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What do you think about the kid thing?

Nobody needs a reason

Anna Rebek, Katherine Harroff, Connor Sullivan, Sarah Karpicus, and Jo Anne Glover in The Kid Thing
  • Anna Rebek, Katherine Harroff, Connor Sullivan, Sarah Karpicus, and Jo Anne Glover in The Kid Thing

At some point in American history, somewhere between Who’s Afraid of Virginia Woolf? and Sarah Gubbins’s The Kid Thing (playing at Moxie Theatre through December 11), parenthood became both super public and super discretionary.

The Kid Thing

Back in the day, being cursed with childlessness might well have driven an otherwise ordinary American couple insane, but it nevertheless remained a subject polite folk didn’t readily broach. Or at least it seems that way. In the twenty-tens, “the kid thing” is something you debate with your besties over craft beer. Not only is discussing the matter socially acceptable (even among relative strangers), there’s a whole spectrum of positions to take.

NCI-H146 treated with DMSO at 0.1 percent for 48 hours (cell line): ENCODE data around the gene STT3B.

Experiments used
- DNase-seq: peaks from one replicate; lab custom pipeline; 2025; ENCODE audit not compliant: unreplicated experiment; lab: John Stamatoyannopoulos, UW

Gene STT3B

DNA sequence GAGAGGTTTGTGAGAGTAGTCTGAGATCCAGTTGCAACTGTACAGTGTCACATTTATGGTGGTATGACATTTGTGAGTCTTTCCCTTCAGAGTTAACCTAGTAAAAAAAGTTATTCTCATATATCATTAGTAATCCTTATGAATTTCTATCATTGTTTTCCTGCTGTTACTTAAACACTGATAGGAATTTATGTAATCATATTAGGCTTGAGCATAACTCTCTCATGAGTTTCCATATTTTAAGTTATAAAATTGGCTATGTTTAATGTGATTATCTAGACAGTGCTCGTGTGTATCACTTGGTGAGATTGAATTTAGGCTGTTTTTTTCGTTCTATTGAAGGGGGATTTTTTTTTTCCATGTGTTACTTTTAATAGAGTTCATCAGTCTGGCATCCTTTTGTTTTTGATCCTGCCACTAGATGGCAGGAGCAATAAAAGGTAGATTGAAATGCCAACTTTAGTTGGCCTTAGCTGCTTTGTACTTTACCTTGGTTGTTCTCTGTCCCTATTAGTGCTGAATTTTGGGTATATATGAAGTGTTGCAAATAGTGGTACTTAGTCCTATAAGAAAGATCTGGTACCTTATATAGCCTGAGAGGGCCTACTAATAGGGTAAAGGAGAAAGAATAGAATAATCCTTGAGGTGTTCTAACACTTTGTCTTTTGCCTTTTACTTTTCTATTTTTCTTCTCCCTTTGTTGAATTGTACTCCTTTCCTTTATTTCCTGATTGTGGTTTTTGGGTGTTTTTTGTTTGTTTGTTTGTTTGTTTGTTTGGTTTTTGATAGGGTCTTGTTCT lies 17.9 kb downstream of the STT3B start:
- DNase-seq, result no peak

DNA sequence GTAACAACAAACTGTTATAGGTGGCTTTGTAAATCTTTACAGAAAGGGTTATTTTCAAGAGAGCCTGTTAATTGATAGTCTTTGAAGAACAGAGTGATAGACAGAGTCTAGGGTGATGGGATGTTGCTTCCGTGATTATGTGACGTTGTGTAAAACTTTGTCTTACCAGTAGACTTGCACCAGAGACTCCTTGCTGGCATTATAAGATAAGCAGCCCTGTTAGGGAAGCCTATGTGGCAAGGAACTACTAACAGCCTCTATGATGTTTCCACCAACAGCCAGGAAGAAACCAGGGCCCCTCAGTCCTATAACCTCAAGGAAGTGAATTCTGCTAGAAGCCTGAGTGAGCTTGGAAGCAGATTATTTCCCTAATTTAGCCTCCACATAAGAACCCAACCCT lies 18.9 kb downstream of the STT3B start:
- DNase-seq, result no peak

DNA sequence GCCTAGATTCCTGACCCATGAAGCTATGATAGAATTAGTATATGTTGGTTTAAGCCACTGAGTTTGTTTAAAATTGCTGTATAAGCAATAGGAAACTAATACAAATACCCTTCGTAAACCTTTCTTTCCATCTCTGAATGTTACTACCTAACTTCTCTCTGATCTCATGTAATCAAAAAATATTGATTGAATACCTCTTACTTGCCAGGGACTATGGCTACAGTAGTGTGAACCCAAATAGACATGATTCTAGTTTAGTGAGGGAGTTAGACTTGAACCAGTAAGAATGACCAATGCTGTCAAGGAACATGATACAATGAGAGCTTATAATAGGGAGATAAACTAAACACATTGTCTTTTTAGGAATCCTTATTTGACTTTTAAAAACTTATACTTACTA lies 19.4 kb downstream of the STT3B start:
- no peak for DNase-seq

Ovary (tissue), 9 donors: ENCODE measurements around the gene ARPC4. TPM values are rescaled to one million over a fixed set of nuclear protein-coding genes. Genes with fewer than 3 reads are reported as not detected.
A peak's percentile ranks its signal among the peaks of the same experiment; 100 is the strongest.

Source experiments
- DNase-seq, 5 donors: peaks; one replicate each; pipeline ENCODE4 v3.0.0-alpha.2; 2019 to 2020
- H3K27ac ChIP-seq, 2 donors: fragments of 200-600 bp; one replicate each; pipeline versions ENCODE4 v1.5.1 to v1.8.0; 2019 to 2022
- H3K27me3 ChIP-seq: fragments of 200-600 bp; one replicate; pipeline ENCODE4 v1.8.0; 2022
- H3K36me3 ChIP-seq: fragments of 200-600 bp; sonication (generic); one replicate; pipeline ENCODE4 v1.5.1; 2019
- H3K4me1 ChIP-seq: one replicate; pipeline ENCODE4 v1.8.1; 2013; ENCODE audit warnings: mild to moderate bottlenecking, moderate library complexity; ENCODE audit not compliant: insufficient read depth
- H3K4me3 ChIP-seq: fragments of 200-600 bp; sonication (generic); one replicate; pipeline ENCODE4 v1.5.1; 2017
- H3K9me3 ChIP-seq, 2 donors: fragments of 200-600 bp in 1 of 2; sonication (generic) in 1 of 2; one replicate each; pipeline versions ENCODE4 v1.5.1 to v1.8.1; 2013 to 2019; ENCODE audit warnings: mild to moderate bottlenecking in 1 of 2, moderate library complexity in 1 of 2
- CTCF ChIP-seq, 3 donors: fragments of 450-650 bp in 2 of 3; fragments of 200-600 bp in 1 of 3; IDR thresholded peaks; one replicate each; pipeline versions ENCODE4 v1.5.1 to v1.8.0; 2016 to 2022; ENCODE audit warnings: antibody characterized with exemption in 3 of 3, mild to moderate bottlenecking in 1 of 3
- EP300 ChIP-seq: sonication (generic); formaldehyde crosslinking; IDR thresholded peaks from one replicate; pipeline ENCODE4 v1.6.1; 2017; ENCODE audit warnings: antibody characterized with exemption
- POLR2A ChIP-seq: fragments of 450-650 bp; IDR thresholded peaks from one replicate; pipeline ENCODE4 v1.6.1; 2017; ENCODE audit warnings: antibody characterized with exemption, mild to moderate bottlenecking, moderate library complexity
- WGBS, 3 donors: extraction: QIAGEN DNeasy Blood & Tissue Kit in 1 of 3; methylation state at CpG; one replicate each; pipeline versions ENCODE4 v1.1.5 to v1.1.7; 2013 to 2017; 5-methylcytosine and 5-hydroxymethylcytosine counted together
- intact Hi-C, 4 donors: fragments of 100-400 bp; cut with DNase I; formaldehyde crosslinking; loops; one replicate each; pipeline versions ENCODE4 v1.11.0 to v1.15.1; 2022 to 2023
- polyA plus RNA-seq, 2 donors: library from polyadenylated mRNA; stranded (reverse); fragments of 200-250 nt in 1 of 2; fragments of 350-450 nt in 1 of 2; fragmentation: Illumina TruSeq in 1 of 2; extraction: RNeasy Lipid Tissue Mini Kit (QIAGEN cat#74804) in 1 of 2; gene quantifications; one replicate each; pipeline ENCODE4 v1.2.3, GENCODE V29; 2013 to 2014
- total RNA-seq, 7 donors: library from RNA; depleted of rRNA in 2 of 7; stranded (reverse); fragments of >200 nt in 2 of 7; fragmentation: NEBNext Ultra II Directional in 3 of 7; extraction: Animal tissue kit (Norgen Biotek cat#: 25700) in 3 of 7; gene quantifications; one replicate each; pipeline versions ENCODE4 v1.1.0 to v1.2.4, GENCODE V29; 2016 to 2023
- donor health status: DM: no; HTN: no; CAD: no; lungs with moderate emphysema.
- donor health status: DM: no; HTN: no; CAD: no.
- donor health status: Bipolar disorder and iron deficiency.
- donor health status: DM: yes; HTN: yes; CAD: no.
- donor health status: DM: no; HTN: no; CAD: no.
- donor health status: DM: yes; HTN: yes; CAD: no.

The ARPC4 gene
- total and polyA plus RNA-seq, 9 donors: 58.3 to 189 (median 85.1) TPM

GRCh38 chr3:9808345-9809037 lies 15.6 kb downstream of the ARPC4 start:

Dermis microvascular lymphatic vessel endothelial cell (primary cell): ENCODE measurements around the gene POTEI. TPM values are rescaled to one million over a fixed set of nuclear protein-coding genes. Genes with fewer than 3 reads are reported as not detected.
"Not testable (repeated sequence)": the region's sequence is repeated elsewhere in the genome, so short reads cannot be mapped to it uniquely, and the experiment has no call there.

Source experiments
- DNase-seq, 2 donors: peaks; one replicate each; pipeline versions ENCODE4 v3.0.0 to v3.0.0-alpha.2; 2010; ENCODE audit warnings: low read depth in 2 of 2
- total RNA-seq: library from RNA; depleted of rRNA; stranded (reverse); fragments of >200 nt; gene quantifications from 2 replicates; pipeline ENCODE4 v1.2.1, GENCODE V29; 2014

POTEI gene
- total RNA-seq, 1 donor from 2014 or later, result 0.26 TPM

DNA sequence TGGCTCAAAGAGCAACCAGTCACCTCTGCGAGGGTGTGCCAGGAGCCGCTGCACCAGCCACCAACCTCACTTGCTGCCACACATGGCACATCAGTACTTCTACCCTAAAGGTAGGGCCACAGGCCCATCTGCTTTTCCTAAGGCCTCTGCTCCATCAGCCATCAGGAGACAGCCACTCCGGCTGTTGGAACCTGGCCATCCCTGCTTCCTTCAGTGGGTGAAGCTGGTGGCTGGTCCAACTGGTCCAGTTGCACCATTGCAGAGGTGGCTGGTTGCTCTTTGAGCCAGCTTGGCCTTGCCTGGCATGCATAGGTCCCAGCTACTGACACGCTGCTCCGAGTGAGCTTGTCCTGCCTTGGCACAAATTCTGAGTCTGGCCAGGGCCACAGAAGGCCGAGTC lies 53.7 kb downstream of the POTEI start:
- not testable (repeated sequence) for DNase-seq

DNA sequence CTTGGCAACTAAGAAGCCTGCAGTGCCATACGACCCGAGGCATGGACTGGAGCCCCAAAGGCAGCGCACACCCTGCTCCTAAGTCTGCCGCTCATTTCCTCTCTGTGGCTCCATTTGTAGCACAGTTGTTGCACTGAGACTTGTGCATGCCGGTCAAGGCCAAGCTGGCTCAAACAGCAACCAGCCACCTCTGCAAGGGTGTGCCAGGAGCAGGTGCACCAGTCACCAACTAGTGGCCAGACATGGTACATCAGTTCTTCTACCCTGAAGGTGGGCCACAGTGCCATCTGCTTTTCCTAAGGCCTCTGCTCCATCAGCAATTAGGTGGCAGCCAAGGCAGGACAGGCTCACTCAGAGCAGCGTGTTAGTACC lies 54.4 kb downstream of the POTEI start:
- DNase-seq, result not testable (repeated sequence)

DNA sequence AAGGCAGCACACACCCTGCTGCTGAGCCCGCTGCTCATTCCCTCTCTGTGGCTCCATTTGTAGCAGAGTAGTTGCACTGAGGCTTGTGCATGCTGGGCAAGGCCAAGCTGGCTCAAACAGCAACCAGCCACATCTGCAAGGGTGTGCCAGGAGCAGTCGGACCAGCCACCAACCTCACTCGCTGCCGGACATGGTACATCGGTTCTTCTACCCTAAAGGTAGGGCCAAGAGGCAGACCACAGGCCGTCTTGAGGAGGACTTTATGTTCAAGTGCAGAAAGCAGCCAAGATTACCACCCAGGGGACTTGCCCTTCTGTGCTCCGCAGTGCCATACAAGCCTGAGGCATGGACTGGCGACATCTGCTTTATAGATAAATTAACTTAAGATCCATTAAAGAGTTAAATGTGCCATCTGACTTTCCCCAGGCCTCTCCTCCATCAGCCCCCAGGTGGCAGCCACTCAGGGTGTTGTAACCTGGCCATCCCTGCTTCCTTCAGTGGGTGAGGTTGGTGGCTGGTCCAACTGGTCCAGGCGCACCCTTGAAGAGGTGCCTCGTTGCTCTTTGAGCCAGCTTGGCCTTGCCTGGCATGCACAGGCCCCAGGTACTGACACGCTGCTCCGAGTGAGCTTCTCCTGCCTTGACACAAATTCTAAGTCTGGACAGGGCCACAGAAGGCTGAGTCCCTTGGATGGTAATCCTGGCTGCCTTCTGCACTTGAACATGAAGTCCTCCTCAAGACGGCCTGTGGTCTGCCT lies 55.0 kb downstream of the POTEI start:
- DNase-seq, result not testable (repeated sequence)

Everybody has friends with kids or friends who want kids. And everybody also has friends without kids or friends who don’t want kids. Members of both camps can usually articulate at least half a dozen valid reasons bolstering their respective choices, and The Kid Thing deals with a bunch of them in turn.

But here’s the thing: is it a weird conversation to have in the first place?

Not “good” or “bad,” just a little odd, because this seems like such an instinctive matter, as though everybody’s looking for the reasons that back up something they just know. When Leigh (Sarah Karpicus) talks about certainty in The Kid Thing’s second act, we get the sense that she’s never been surer of where she stands, and she doesn’t need reasons, which gets right to the heart of the matter.

In a way, talking out feelings on having kids is like trying to explain why you love (or hate) black licorice. Nobody needs a reason because the knowledge comes from the gut, although it seems somehow important to give a justification when pressed.

Everybody in The Kid Thing has her own unique position on that “kid thing,” each simultaneously spot-on and irrelevant. There’s an inherent weirdness we’ve all felt whenever anyone brings up this most personal, universal, and inexplicable matter with the same pragmatism as, “Have you been to that cute new bistro on Sixth yet?”

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